American scientists managed for the first time in history to recreate this phenomenon in ‘laboratory conditions’
The achievement opens the door to study complex phenomena
Pay attention to the story that you will read next because unites the extraordinary with the amazing. As announced this Wednesday by the scientific journal ‘Nature’, a team of researchers has achieved for the first time in history create a simulation of a holographic wormhole in a quantum computer. The achievement, carried out thanks to Google’s Sycamore processor, could one day become a tool for study hitherto impossible phenomena to observe such as quantum gravity, the interior of black holes or the foundations of string theory itself.
The news sounds like science fiction So, before we get into the details of this story, let’s clear up some concepts:
The wormholes are one of the concepts described in the general theory of relativity of Einstein. It’s about a hypothetical mechanism based on two ends connected through a single channel through which matter could move. That is, a kind of “shortcut” through space and time. The existence of this phenomenon has not yet been demonstrated. It is only contemplated through the equations.
Quantum computers are a tool capable of performing calculations extremely complex. While traditional computers work with a binary digit system in which all operations are performed by alternating 0 and 1, quantums can process elbows showing both states at once. This not only makes it possible to carry out increasingly complex operations, but also opens the door to studying phenomena described in quantum physics that, until now, were bordering on the impossible.
Now that we have all the ingredients, let’s go to the recipe to understand this news. A team of researchers from the universities of Pasadena and Stanford have succeeded in creating a relatively simple system for simulate a wormhole ‘under laboratory conditions’. Using a quantum computer, the scientists managed create a circuit with only nine qubits simulating the properties that are expected in this type of gravitational systems. From there, They studied the path of the cubes from entering to leaving the circuit in a total of 164 quantum gates. The simulation results matches the expected results if matter crossed a wormhole.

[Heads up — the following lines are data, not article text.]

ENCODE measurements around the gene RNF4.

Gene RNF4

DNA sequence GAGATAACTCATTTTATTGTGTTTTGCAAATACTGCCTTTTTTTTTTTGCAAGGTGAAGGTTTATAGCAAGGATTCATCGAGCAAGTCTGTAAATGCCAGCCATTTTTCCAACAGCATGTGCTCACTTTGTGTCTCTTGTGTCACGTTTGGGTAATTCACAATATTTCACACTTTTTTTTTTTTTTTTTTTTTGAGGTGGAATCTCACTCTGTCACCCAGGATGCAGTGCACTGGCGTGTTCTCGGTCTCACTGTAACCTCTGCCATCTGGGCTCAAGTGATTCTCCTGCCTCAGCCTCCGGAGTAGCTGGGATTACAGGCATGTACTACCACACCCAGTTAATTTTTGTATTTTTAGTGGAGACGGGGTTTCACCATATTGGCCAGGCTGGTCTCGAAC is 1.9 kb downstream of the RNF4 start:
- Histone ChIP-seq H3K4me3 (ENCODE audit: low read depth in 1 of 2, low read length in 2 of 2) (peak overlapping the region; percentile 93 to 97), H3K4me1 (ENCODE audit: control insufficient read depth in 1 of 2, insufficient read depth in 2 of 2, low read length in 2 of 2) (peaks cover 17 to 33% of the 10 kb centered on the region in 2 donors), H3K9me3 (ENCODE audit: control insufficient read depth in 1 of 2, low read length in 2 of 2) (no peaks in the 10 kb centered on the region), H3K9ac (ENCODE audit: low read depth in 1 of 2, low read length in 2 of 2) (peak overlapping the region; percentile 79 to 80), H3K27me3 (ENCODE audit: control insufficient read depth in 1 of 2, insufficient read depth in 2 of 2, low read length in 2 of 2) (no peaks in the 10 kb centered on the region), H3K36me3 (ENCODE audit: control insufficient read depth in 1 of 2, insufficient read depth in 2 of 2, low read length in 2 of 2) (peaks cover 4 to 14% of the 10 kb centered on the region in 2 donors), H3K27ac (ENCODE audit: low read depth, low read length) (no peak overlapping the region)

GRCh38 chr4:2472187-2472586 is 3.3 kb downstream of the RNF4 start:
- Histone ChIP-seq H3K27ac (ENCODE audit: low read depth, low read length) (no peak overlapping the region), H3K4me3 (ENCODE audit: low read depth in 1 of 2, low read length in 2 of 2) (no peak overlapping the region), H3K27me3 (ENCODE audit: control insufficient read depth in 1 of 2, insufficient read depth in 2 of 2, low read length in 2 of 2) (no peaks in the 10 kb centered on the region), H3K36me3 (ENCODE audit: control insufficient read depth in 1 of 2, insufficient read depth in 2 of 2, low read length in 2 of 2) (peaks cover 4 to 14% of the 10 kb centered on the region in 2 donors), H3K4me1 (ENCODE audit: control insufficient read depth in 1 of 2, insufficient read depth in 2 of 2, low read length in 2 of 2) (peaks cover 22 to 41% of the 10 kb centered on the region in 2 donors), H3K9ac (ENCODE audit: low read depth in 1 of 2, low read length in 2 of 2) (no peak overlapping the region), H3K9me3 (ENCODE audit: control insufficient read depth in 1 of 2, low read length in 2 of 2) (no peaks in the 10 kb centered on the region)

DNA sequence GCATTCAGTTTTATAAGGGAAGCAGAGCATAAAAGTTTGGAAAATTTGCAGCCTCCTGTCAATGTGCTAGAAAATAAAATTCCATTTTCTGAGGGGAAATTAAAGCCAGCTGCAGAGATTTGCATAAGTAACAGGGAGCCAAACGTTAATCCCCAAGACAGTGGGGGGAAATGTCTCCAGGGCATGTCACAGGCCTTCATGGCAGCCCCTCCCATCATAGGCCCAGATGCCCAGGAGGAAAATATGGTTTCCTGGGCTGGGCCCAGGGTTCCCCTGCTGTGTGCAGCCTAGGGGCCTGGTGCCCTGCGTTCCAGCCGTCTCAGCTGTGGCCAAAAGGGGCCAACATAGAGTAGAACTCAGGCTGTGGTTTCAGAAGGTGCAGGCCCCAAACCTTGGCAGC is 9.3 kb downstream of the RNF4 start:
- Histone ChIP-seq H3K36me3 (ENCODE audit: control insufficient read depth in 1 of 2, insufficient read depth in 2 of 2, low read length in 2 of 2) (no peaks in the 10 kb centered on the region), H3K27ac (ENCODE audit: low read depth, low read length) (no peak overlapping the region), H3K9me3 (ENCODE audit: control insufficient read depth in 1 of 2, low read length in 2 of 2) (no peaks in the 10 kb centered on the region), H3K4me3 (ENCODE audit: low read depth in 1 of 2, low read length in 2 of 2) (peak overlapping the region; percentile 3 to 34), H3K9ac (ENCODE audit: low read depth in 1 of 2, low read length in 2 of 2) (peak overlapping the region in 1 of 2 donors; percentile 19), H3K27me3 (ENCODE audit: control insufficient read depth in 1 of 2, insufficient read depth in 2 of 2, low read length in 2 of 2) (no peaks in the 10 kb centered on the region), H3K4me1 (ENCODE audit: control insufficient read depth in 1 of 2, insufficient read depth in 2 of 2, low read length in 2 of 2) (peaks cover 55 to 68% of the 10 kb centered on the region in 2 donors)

Have we created a wormhole?
Does this mean that we have created a wormhole? The answer is a resounding no. As explained by the scientific team responsible for this experiment and reaffirmed by independent experts, the achievement presented this Wednesday It’s nothing more than a simulation (Hence there is no risk of the experiment swallowing the computer, the laboratory, or humanity.) So that we understand each other, the experiment has achieved recreate a low resolution photo of a wormhole and its properties.
“This study is a proof of principle que lays the foundation for future advancesbut it still does not explain anything to us that we did not already know about quantum gravity”, explain researchers Adam R. Brown and Leonard Susskind in an analysis published in ‘News and views’. In these same lines, the experts suggest that the results of the experiment do not have thrown no results that escape the “normal rules” of quantum mechanics. That is, what surprise is the experiment itself but not so much its conclusions.
“It is a very interesting article that shows How the prototypes of quantum computers? existing ones (or those to be built in the near future) can become a key tool to address fundamental questions”, highlights Ignacio Cirac, director of the Theory Division of the Max-Planck Institute for Quantum Optics in Garching (Germany), in statements to Science Media Center Spain. In this sense, the scientist points out that in the scientific community there is “enormous interest” in continuing to develop this type of simulation to study, for example, “how black holes behave and, especially, when we study them from the perspective of quantum physics“.